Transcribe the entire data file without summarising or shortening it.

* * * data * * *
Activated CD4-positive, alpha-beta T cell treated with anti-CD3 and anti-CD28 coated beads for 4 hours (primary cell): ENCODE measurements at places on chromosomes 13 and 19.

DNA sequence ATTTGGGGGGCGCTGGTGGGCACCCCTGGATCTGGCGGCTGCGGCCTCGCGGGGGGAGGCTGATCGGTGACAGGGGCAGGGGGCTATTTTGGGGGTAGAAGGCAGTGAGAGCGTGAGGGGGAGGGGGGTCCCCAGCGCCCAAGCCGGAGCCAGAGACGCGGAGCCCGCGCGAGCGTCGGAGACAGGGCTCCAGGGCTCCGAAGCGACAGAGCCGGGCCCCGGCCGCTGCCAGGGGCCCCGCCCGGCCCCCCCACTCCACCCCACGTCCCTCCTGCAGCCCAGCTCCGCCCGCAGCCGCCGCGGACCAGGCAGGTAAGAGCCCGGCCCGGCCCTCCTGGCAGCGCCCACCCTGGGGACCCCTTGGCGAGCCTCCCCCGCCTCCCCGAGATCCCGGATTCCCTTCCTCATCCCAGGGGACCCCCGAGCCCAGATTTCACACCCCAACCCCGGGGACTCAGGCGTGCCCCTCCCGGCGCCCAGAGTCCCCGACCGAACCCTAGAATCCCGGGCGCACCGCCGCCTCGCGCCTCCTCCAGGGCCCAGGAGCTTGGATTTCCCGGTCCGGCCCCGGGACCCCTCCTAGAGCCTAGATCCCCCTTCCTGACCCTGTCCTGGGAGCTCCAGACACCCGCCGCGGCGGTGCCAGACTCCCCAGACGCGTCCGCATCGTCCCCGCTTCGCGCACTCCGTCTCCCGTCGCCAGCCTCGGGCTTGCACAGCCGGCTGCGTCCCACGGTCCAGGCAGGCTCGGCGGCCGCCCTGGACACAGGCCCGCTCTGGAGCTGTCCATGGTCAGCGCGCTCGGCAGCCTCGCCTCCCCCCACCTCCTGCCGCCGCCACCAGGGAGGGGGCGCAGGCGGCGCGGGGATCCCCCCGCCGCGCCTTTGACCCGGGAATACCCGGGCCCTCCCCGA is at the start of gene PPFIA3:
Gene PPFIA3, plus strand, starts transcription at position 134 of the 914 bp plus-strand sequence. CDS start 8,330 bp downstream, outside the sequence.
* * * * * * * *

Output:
Activated CD4-positive, alpha-beta T cell treated with anti-CD3 and anti-CD28 coated beads for 4 hours (primary cell): ENCODE measurements at places on chromosomes 13 and 19.

DNA sequence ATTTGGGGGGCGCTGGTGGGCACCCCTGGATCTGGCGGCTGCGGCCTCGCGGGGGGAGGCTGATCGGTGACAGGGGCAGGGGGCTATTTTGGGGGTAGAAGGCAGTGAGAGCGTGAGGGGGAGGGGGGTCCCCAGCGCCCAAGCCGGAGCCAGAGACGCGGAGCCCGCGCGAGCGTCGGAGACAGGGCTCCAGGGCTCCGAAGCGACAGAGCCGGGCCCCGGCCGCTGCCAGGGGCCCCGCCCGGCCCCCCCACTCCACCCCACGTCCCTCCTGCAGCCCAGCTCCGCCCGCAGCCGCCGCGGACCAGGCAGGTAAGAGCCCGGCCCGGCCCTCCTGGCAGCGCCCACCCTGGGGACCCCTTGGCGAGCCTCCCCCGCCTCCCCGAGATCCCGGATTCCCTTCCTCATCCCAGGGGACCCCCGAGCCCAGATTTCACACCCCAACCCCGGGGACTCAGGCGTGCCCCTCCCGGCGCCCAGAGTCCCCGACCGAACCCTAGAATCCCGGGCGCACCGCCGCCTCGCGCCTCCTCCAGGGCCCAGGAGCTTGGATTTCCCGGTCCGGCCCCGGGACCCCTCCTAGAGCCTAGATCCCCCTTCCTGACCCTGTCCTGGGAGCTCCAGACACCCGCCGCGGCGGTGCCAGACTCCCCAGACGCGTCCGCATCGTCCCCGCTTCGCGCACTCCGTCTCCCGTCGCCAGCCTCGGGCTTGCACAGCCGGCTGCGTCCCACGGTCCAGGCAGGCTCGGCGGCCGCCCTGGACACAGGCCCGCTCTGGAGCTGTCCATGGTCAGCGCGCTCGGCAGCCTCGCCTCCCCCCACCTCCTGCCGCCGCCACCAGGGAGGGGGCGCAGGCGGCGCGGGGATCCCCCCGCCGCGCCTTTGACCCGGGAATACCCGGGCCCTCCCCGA is at the start of gene PPFIA3:
Gene PPFIA3, plus strand, starts transcription at position 134 of the 914 bp plus-strand sequence. CDS start 8,330 bp downstream, outside the sequence.